Page 3243 - Week 08 - Tuesday, 16 August 2011

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development of national strategies to encourage more freight to be moved by rail rather than by road are measures that the ACT government will continue to support through the relevant national fora, such as the meetings of transport ministers from the commonwealth, states and territories.

MR COE: A supplementary, Mr Speaker.

MR SPEAKER: Yes, Mr Coe.

MR COE: Minister, is it true that the last company to bring freight into the ACT by rail was a global oil company, and have you received representations from the Greens supporting the movement of oil into the ACT?

MR CORBELL: Yes, it is true, and, no, I have not.

MR SPEAKER: Ms Le Couteur, a supplementary.

MS LE COUTEUR: Has the proportion of rail freight declined in the ACT in the last five years, and does the government have a target proportion for road and rail freight?

MR CORBELL: Yes, it is true. And no, we do not, for the same reasons that I outlined in my previous answer. The ACT government is not able to control decisions made by individual freight forwarders or freight generators about which transport mode they use for that freight. It is desirable, from an environmental perspective and, indeed, from a safety perspective, that more heavy freight is moved by rail than by road. But those are not matters that the ACT government has direct control over, for the reasons that I have previously outlined.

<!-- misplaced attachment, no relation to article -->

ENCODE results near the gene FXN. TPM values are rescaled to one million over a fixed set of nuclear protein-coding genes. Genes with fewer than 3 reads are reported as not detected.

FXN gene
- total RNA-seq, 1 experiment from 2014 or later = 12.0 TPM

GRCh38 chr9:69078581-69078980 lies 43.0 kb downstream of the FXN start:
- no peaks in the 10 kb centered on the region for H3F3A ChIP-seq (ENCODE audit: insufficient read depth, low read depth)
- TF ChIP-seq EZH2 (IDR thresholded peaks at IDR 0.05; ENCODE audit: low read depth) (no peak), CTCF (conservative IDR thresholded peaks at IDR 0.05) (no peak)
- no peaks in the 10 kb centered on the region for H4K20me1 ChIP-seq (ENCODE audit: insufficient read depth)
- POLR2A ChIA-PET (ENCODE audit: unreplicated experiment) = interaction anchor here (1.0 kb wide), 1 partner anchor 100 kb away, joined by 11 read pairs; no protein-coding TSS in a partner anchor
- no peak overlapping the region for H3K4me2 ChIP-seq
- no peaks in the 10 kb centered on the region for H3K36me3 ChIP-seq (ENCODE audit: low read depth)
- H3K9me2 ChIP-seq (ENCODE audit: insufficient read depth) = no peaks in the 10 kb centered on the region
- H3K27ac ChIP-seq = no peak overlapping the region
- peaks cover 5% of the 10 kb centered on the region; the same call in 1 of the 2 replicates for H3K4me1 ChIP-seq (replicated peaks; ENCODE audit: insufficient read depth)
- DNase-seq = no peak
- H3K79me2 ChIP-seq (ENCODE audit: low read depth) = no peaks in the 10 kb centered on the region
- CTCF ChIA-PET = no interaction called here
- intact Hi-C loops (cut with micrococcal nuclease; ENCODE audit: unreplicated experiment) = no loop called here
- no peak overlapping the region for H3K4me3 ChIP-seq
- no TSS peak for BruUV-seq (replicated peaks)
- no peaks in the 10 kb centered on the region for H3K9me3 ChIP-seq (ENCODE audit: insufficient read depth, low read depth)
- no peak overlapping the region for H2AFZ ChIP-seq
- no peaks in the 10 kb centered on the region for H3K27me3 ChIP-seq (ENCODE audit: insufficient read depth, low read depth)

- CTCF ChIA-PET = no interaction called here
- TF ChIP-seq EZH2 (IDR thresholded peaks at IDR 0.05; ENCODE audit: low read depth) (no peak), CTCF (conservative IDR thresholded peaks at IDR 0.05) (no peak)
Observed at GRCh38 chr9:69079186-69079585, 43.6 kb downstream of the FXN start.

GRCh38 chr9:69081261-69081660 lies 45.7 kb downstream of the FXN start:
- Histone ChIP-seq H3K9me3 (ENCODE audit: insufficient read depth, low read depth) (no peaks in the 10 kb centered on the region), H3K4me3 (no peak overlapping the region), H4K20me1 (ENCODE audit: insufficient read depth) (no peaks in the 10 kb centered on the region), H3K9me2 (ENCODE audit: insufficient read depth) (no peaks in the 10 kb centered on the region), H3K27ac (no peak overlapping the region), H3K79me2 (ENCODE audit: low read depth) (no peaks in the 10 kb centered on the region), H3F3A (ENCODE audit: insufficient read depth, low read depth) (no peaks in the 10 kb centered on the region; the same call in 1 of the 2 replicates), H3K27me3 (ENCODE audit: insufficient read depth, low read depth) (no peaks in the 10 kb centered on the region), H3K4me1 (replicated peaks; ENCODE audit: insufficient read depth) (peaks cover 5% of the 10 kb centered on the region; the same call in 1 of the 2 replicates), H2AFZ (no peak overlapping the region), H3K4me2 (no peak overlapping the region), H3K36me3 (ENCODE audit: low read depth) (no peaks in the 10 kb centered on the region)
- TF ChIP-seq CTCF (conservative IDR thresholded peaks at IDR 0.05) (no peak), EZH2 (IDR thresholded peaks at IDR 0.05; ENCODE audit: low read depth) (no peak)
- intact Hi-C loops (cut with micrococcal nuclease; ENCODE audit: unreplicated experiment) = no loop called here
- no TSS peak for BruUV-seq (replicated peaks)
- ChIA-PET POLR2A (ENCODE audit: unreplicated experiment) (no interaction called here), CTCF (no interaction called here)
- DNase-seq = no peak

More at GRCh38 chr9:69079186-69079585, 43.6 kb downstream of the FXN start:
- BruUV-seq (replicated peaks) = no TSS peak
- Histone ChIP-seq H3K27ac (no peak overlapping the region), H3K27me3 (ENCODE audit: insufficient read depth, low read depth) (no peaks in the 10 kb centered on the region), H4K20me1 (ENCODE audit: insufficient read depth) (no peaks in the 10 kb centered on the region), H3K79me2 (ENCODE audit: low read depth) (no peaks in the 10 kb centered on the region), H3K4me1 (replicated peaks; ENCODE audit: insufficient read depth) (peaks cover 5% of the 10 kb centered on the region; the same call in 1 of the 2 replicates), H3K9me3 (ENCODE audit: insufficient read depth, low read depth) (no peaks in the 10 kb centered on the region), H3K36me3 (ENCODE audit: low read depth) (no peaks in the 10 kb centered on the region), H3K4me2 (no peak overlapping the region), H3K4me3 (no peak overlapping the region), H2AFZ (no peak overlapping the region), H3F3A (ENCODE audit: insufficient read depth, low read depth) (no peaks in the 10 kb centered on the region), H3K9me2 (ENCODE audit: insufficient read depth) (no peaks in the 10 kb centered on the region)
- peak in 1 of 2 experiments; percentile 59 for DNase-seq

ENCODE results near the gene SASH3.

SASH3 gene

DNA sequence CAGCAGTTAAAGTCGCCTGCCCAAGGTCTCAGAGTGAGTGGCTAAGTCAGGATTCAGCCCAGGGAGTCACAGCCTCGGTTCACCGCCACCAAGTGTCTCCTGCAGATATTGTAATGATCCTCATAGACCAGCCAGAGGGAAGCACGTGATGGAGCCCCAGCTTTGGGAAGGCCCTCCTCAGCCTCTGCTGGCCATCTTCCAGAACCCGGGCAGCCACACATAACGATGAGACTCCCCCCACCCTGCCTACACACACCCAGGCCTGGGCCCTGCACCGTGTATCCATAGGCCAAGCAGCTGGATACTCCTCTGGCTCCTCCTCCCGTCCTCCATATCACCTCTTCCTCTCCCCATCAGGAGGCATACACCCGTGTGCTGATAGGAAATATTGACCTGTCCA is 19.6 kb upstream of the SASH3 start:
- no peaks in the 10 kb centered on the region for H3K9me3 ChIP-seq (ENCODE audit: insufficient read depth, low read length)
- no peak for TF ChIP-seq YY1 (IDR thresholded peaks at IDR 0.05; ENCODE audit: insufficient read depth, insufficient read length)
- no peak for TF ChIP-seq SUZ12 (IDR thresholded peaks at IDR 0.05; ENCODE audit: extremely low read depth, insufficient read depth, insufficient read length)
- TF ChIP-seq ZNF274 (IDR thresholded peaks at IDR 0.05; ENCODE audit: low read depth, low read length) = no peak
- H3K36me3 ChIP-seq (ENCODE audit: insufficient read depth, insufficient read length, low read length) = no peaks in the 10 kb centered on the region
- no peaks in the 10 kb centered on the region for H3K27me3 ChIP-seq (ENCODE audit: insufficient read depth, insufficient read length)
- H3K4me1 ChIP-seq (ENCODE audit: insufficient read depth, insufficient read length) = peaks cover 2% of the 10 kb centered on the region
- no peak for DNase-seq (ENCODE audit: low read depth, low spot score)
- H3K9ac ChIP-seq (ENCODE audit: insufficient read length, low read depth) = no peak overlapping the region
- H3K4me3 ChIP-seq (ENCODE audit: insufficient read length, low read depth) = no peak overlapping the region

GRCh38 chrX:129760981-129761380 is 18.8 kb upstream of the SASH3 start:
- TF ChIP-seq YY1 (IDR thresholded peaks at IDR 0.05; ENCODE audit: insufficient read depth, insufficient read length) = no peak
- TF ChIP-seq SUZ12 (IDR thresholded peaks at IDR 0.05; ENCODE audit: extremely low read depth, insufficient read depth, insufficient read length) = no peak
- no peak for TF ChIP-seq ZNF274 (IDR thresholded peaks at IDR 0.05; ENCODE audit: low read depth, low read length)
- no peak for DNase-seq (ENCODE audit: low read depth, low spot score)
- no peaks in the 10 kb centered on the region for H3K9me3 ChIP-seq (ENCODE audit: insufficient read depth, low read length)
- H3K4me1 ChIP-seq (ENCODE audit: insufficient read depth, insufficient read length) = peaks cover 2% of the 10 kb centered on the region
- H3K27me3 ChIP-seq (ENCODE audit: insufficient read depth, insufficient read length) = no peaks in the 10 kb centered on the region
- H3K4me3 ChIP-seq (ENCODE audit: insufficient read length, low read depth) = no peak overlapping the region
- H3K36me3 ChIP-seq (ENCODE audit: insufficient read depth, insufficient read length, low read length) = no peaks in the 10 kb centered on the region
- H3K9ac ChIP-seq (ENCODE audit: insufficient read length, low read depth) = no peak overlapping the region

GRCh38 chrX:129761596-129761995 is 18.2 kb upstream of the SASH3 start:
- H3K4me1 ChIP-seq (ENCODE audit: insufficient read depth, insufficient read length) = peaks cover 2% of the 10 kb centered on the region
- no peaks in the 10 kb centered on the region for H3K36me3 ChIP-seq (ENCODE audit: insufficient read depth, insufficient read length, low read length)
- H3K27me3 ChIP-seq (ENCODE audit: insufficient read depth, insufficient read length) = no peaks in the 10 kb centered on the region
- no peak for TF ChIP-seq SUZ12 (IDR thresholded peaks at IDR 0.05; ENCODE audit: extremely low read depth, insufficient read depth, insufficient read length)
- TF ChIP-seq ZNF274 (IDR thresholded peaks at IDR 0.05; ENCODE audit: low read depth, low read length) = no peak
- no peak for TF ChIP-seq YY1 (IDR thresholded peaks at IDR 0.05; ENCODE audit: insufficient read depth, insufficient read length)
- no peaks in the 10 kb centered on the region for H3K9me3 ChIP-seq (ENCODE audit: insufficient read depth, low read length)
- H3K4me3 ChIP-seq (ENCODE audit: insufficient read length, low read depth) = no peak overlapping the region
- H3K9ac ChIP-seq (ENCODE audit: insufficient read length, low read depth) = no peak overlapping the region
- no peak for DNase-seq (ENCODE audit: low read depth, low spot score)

DR BOURKE: My question is to the Minister for Economic Development. Would the minister advise what the ACT government is doing to help to get more people into housing in the ACT?

MR BARR: I thank Dr Bourke for his question and for his interest in the residential housing market in the territory. Undoubtedly, housing affordability is a challenge faced by all Australian governments. Here in the ACT, we have put in place a detailed strategy to help more Canberrans into affordable housing. The affordable housing action plan was announced in 2007 and contained 63 initiatives to increase the supply of affordable homes for sale and rent within the city. Phase 2 of the action plan was announced in 2009 and included 21 initiatives focusing on the issues of homelessness and affordable accommodation options for older Canberrans.

There are indeed many factors that are in play in relation to house prices. Demand for housing is high in this city, and that, naturally, is driving prices. Land, too, is a factor, and that is primarily where the ACT government can make a difference. When we released our affordable housing strategy, we recognised that there were no quick fixes, that the issues were complex and that it would take a concerted effort to ensure that more Canberrans could access affordable housing.

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